Budget for Children in India

Gender Budgeting in India
May 13, 2014

Budget for Children in India

“We owe our children, the most vulnerable citizens in our society, a life free of violence and fear.”- Nelson Mandela

Currently, India is one of the youngest countries in the world[1]. We have the highest child population and thus, it’s inevitable that we cater to the needs of the children in our country.  As our union budget was declared, we got curious to see what’s in store for our young brigade for 2018-19.

The union budget allocated 3.24% of financial resources for children out of the total budget, which is a .08% decline from 2017-18. It is seen that since 2014-15 there has been a steady decline in resource allocation for children[2]. This is in contrast with the fact that children make up roughly 40% of the population. In the 2018-19 Budget for Children (BfC) a total of 79088.35cr was received, out of which Child Education received the highest resources (69.47%), followed by child development (25.15%) and child health (3.90%). Child protection received the least amount of resources – 1.48% (1168.16cr).


The highlights of the BfC 2018-19
  • Overall Allocation for health and education has increased from 3 to 4 percent from the previous year.
  • The world’s biggest health protection scheme, the National Nutrition Mission got a boost of 2928.7 cr. which would cover 10cr. poor families.
  • ICDS (Integrated Child Development Scheme) or “Aanganwadi”, was given a 7% increment in financial resources.
  • Eklavya Model Residential Schools,, to be started for scheduled tribe populations, received Rs. 1 Lakh crore to be implemented over the next 4 years in order to provide better education, infrastructure, training in sports and skill development and preserve tribal culture.
  • The allocation for the National Crèche Scheme was reduced from 200 cr. to 65 cr. The scheme now only covers organized sectors, which means that women from unorganized sectors may have to make a choice between their child’s safety and work.
  • The National Commission for Protection of Child Rights (NCPCR) received a reduced budget this year. NCPCR works for child rights in terms of creating data and awareness, reviewing child policies and laws such as the Juvenile Justice Act and Protection Of Children from Sexual Offences Act and monitors and oversees implementation of critical child-related legislation.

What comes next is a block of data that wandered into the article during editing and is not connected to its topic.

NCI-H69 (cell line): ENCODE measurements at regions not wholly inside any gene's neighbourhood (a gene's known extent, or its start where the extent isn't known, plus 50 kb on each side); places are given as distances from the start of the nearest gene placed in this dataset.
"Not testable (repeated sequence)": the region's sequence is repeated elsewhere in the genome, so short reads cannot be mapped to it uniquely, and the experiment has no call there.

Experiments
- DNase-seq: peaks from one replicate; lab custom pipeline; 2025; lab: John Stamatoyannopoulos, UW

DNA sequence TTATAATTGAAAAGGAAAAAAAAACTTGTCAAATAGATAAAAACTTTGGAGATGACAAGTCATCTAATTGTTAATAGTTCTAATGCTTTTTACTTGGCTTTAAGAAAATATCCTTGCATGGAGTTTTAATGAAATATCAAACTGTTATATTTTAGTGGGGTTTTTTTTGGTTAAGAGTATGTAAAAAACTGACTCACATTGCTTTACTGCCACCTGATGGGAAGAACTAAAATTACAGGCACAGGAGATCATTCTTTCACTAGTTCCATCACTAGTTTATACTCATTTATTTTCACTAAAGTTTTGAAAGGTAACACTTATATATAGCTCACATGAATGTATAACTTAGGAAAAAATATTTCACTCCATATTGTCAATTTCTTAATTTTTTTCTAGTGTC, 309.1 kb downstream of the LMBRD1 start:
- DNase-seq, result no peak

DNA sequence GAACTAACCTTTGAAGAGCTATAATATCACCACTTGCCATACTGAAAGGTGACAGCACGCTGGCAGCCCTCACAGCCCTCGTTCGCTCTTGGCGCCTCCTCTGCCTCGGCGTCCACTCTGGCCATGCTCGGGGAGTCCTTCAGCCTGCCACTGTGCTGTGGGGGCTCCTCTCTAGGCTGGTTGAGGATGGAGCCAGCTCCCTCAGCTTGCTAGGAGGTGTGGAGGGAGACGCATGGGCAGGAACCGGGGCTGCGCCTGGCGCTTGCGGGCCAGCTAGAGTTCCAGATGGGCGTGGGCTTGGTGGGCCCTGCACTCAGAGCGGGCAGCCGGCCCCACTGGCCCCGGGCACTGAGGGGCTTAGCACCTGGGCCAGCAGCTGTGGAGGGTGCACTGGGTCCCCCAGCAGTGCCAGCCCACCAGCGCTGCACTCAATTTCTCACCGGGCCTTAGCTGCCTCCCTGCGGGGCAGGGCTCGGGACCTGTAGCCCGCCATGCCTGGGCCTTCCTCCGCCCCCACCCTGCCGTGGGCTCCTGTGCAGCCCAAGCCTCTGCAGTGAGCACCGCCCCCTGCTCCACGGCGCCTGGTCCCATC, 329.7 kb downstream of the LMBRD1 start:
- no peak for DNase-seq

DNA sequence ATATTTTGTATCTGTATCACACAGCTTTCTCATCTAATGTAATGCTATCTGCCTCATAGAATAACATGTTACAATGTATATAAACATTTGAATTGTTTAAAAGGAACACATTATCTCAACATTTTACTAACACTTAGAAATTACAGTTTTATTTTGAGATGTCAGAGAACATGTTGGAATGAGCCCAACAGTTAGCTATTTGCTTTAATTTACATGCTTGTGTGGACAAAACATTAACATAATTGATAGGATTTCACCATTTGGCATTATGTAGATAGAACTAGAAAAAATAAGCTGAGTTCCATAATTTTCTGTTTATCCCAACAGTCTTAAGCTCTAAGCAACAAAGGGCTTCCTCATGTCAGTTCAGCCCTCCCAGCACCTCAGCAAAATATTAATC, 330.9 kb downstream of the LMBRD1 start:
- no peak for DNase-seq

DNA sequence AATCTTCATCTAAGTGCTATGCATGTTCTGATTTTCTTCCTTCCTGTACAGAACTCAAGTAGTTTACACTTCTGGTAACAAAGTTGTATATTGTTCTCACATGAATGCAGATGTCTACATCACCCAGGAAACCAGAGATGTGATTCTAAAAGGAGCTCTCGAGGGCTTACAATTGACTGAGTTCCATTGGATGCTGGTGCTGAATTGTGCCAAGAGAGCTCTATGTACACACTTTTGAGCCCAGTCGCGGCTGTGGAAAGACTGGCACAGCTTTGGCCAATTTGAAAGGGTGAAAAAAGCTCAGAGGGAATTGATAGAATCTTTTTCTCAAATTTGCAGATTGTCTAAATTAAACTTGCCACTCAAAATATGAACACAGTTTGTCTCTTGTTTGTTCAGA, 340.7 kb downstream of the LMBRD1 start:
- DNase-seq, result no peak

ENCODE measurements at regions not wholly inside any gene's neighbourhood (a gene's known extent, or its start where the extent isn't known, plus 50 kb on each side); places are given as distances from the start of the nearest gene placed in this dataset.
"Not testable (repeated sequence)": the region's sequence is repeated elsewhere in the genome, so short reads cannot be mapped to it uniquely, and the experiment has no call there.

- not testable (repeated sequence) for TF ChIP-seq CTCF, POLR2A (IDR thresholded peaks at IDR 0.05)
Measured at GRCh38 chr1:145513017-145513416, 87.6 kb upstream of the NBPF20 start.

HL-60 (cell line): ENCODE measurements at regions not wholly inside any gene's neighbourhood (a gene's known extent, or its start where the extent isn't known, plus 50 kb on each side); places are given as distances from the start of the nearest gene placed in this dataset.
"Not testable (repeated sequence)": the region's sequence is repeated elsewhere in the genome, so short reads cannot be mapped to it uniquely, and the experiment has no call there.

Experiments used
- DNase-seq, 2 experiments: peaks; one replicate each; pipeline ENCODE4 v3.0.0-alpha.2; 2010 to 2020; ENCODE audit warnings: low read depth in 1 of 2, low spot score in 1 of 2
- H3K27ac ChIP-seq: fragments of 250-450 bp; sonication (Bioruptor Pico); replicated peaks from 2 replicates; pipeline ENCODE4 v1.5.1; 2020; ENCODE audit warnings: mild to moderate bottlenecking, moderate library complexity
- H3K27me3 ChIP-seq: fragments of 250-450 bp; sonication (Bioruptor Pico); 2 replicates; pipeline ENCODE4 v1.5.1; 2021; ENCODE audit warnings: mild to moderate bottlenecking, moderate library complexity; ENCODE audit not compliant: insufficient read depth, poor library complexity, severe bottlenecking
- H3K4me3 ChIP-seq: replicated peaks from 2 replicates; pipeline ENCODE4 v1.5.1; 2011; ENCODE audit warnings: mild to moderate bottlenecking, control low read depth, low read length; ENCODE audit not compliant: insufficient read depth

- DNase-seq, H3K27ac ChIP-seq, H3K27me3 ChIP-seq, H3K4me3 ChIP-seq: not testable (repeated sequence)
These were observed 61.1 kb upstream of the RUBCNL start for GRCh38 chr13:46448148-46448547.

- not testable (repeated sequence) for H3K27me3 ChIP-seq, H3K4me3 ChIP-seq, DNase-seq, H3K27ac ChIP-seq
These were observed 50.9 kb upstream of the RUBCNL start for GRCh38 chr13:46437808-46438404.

• The budget for the National Child Labour Project was cut down by 25% and the scheme for welfare of working children in need of care and protection witnessed a 99.5% reduction.
  • The budget allocation for integrated child protection scheme (ICPS) was increased by 11.9%. However, the “rationalization” of ICPS under the ICDS umbrella has diluted the efforts towards child protection as the ICDS staff will be burdened with additional responsibilities of child protection services.[3]

Why should this concern us?

Crimes against children have increased by 13.6% in the past 3 years and cases of child sexual abuse were the second highest out of all the child crime cases at 34.4%.[4] There are talks about child rights and child safety, yet the budget for children shows a downward trend year after year. In recent times we have come across numerous cases of child abuse, sexual and otherwise. However, we feel that this budget may not be as effective in providing a safer environment for children.
One possible reason for the lack of allocation of resources for the children’s budget is that investing in children now will yield tangible results only after 10-15 years. It saddens us that in such a scenario, safety and protection of children in India may not receive the support it so desperately needs. The reduction of resources to already vulnerable children such as, those in streets, shelters and under the care of the state such as juveniles, may compromise their security further.  Considering that there is such a high crime rate against children and lower conviction rates for these crimes, non profits working in the sectors have a hard time garnering the necessary resources to combat an issue of this magnitude.

The small silver lining is that there is an increase in allocation for child protection schemes this year. However, it’s still only 0.84% of the union budget. Considering that these children are the future, Anchorwe need to make sure that they are at their best mental and physical health to contribute to our country when they are adults.
Unfortunately, what we have learned is that our budget isn’t attending enough to the dire security needs of the children in our country. We hope that the future budgets are more conducive to child protection by using the existing services to their optimum capacities.

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